Original Research

Relevance Theory as an approach to interpreting the Bible for children: The Lucan version of the Lord’s Prayer as a test case

Annette H. Evans
Verbum et Ecclesia | Vol 35, No 1 | a1325 | DOI: https://doi.org/10.4102/ve.v35i1.1325 | © 2014 Annette H. Evans | This work is licensed under CC Attribution 4.0
Submitted: 10 January 2014 | Published: 11 August 2014

About the author(s)

Annette H. Evans, Postgraduate School, University of the Free State, South Africa


Recent research has demonstrated that children are sensitive to the underlying causal structureof the world and seek to form new causal representations at a much earlier age than hadpreviously been supposed. Modern scientific understanding of the evolution of life conflictswith the biblical representation of earth as the centre of the world, and of human beings as theimago Dei. Consequently, young children frequently experience cognitive dissonance whenexposed to biblical texts. Two previous pilot studies utilising specifically designed illustratedbooklets demonstrated that children respond more readily to a text that is relevant to their owncultural context. This article tests the possibility of presenting a universally relevant biblicaltext (Lk 11:2b–4) to young children in a form that does not conflict with modern science andtakes aspects of recent research on child psychology into account.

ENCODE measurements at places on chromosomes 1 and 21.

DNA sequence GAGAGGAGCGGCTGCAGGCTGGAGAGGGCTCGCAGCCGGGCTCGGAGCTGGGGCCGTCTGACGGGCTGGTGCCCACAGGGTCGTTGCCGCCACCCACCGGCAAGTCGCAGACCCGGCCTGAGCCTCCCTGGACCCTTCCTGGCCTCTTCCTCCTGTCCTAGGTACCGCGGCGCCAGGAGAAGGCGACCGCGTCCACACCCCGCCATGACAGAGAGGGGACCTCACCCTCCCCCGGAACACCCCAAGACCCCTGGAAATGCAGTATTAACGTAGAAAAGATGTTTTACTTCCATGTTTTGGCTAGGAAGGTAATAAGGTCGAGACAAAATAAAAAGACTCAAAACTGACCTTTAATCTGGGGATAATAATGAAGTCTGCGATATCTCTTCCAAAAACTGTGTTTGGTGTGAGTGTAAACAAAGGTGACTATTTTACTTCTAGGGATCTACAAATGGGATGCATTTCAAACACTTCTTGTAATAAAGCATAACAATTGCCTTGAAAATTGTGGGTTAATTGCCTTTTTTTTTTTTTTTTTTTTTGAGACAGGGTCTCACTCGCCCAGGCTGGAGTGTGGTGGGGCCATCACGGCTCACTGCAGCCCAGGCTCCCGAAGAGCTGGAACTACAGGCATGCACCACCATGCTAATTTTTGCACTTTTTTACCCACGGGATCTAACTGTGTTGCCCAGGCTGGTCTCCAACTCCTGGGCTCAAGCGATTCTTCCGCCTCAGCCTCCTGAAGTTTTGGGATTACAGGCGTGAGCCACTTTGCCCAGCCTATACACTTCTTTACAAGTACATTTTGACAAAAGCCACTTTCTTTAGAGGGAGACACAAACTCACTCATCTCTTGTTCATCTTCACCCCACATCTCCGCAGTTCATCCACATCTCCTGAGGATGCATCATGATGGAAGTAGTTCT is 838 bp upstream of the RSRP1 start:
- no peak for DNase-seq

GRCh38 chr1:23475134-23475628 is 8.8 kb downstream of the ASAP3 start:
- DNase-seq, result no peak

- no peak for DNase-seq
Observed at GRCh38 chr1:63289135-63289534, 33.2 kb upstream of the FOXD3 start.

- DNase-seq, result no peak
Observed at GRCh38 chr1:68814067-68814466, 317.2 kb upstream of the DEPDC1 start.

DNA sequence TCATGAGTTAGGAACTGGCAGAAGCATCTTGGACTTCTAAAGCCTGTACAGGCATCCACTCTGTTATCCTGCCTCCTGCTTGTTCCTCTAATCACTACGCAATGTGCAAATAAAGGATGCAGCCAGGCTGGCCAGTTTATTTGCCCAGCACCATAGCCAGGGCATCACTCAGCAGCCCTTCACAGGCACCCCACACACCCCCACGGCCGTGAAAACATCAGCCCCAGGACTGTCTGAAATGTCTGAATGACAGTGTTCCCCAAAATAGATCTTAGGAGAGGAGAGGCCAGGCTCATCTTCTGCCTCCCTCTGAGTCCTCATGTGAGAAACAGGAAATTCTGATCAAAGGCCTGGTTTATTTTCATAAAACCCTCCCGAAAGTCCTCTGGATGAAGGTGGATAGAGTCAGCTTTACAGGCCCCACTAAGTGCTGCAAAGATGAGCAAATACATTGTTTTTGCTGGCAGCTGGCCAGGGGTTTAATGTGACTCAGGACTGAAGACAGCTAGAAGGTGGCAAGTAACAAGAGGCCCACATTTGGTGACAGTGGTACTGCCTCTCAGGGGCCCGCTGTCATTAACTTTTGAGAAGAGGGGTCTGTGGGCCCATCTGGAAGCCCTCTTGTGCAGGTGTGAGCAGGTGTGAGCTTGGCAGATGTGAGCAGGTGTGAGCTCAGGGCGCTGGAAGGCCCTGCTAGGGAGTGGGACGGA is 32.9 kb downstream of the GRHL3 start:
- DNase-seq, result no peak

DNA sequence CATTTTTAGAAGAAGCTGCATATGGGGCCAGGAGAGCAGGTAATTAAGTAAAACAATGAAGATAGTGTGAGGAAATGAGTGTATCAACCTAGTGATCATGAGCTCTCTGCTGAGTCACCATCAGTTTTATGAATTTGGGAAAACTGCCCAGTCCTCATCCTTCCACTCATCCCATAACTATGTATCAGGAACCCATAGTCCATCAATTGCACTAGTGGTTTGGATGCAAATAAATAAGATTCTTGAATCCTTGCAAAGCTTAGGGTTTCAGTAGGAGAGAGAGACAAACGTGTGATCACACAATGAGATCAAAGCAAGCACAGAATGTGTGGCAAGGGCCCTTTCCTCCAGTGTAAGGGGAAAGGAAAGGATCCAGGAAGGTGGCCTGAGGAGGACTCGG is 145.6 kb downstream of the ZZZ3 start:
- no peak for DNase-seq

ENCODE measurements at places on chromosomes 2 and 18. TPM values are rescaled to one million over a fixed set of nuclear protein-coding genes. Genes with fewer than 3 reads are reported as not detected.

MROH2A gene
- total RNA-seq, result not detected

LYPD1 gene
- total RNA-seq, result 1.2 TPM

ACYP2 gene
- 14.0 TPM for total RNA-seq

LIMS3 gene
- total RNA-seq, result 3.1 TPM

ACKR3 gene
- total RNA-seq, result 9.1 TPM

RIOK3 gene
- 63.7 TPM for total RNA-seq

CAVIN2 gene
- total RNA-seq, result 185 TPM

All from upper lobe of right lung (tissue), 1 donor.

Intradisciplinary and/or interdisciplinary implications: In our postmodern culturalcontext children tend to experience cognitive dissonance when exposed to biblical texts,and consequently lose interest. This article proposes that by presenting the biblical contentin accordance with Relevance Theory, and in coherence with recent scientific explanatorytheories, the interest of the children may be sustained.


Relevance Theory; Bible; Children; Lord's Prayer


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